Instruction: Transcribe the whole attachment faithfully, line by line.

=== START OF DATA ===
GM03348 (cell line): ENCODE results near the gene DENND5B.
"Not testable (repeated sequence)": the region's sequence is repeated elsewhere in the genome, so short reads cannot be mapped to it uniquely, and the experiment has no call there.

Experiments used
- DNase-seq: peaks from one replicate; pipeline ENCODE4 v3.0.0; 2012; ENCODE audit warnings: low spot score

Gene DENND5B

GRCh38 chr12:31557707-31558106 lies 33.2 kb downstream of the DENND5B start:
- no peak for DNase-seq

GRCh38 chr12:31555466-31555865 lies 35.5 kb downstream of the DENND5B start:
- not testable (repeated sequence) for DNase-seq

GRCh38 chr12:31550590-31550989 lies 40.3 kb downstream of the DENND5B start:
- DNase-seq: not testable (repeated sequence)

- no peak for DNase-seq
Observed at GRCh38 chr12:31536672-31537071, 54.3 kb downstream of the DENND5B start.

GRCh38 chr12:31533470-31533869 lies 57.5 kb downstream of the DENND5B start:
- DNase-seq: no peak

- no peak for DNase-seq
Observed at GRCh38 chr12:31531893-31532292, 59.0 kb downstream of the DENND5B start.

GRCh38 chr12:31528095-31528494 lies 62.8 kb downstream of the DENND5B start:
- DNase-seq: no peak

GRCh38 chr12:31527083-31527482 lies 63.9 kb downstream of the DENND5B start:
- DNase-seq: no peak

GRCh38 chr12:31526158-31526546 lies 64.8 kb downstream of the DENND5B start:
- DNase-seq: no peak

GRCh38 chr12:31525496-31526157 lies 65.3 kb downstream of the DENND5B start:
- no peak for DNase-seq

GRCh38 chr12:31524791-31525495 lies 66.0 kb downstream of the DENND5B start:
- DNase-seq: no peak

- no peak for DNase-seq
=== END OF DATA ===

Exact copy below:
GM03348 (cell line): ENCODE results near the gene DENND5B.
"Not testable (repeated sequence)": the region's sequence is repeated elsewhere in the genome, so short reads cannot be mapped to it uniquely, and the experiment has no call there.

Experiments used
- DNase-seq: peaks from one replicate; pipeline ENCODE4 v3.0.0; 2012; ENCODE audit warnings: low spot score

Gene DENND5B

GRCh38 chr12:31557707-31558106 lies 33.2 kb downstream of the DENND5B start:
- no peak for DNase-seq

GRCh38 chr12:31555466-31555865 lies 35.5 kb downstream of the DENND5B start:
- not testable (repeated sequence) for DNase-seq

GRCh38 chr12:31550590-31550989 lies 40.3 kb downstream of the DENND5B start:
- DNase-seq: not testable (repeated sequence)

- no peak for DNase-seq
Observed at GRCh38 chr12:31536672-31537071, 54.3 kb downstream of the DENND5B start.

GRCh38 chr12:31533470-31533869 lies 57.5 kb downstream of the DENND5B start:
- DNase-seq: no peak

- no peak for DNase-seq
Observed at GRCh38 chr12:31531893-31532292, 59.0 kb downstream of the DENND5B start.

GRCh38 chr12:31528095-31528494 lies 62.8 kb downstream of the DENND5B start:
- DNase-seq: no peak

GRCh38 chr12:31527083-31527482 lies 63.9 kb downstream of the DENND5B start:
- DNase-seq: no peak

GRCh38 chr12:31526158-31526546 lies 64.8 kb downstream of the DENND5B start:
- DNase-seq: no peak

GRCh38 chr12:31525496-31526157 lies 65.3 kb downstream of the DENND5B start:
- no peak for DNase-seq

GRCh38 chr12:31524791-31525495 lies 66.0 kb downstream of the DENND5B start:
- DNase-seq: no peak

- no peak for DNase-seq